Shock tuning is always a subtle thing, and we opted to set the Tokicos on their softest settings until late in the day. With all the hardware we were going to get on the car installed we turned the front shocks from full soft to full hard (from 1 to 5) and that helped calm the front end a little bit, gaining our fastest time of day. Turning the rear shocks from soft to hard in the same fashion was our final test, and it was the only one that didn't return better feel or a faster lap time. Both the feel and lap times were nearly identical to the previous setting, and we'd have to say such a small difference is within our margin of error, both in feel and driving consistency. Likely the shock settings would vary from track to track depending on how bumpy they are. Previously on the street we've found the Tokicos best at medium to soft settings.
We felt badly about not getting to the front sway bar and especially the rear lower control arms. Previous experience and talking with Maximum Motorsports indicates the front sway bar would have increased understeer at the autocross, and thus slowed us down. But on the street where it's impossible to corner as aggressively, the larger front bar would sharpen steering turn-in, which feels great. The rear lower control arms aid precision and would likely show up mainly as steadier mid-cornering action. Our previous experience indicates the lower control arms are beneficial for any handling duty while a larger front sway bar is usually too much roll stiffness.
At the end of our autocrossing day we were certainly smarter about how suspension parts interact. A simple test, it reinforced our belief that far too many enthusiasts concentrate on underhood improvements when there are just as great gains to be had in the wheelwells. 5.0
Horse Sense: While changing springs Ricardo pointed out that the Tokico shocks we were looking at were the exact same set that we photographed for a suspension story on this car back in 2001. Can a decade really go by that fast?
Leveling UpMaximum Motorsports has always done a great job of bundling its various suspension bits into sensible kits or boxes as they call them. The most popular of these is the Road & Track; pretty much what we tested in this story. The Road & Track box is a spring, sway bar, and shock group, along with some chassis stiffeners. It re-tunes the stock Mustang suspension design for more responsive handling and is both affordable and effective as our results show. To fit Ricardo's New Edge the R&T box lists for $2,446.72 and we recommend it for anyone looking for a nice gain in daily driving street handling or light open track duty.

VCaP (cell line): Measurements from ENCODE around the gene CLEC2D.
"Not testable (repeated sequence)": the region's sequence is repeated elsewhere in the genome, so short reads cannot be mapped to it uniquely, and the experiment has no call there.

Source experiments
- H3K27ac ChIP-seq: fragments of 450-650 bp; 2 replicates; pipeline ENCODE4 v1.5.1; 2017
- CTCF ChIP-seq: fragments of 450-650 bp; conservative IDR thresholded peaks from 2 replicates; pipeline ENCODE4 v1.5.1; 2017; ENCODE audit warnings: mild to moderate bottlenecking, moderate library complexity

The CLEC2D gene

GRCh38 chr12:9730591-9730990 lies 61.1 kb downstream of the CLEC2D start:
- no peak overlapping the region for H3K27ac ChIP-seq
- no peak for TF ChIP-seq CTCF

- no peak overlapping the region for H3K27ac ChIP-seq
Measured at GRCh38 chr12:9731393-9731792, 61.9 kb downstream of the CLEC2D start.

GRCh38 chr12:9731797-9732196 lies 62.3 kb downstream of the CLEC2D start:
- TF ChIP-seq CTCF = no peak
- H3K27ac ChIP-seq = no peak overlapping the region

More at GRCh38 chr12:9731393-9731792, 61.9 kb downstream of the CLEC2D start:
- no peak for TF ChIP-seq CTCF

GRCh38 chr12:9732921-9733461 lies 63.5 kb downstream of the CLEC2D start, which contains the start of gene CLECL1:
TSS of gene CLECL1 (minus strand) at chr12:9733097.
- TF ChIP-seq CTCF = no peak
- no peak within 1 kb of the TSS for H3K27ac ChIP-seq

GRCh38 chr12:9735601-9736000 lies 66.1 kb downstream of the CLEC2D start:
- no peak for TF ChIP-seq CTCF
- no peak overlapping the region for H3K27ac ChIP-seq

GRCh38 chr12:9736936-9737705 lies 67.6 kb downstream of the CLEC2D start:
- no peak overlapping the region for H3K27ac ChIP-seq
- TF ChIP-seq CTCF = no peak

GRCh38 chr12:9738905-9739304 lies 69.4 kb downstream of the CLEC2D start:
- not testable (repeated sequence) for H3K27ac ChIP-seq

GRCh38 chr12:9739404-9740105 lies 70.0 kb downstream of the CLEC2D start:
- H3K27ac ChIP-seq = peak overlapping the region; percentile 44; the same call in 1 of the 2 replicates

But there is another step up from re-tuning the stock suspension and that's Maximum Motorsports' Maximum Grip box which is more of a suspension replacement. Here the main player is a torque arm rear suspension that replaces the '04 and earlier Mustangs schizophrenic four-link rear suspension, plus a geometry-restoring K-member for the front suspension. Much more involved than the R&T box, the Maximum Grip box lists for $4,664.84 and must be strongly considered by anyone serious about handling either on the street, strip or especially a road course. It will transform your Mustang.
The PartsThe following parts were tested at the autocross. Note that Maximum Motorsports sells the Eibach sway bars, so they are available from either company. Also, most of these parts are available separately or as parts of kits. Because suspension parts have interlinking functions, we recommend buying kits—the more encompassing the better.
|Lower Springs||Maximum Motorsports||422HO||$247.00|
|Panhard Bar||Maximum Motorsports||MMPB99A||$359.95|
|Rear Sway Bar||Eibach||3510.312||$172.43|
We have to say it was tasty to get on an autocross course after years of road racing and open-track driving. Autocrossing is much less expensive than those other two corner-intensive disciplines and is the best way for an enthusiast to introduce himself to the corner-bending business. Like grudge-night drag racing, autocrossing is an affordable motorsport.
If nothing else, there is essentially no chance of either car-to-car and minimal chance of car-to-wall contact, plus brakes and tires last far longer because they just don't get worked as long as on a road course. On the plus side, the quick timing and technical nature of the course layouts is superb driver training. Ride-along passengers are a regular part of autocrossing, so the all-important coaching from an experienced driver is easy to get.
Our autocrossing test session was sanctioned by Speed Ventures, a Southern California-based organizer of autocross, open-track, and training events. We've driven in Speed Venture open-tracks before and found them well-organized, and held at a variety of interesting tracks. Typical of autocrosses, the only gear required was a daily driver Mustang and a helmet, and we drove 31 laps between 9 a.m. and 4 p.m. using about half a tank of gas. We can't imagine not giving it a try.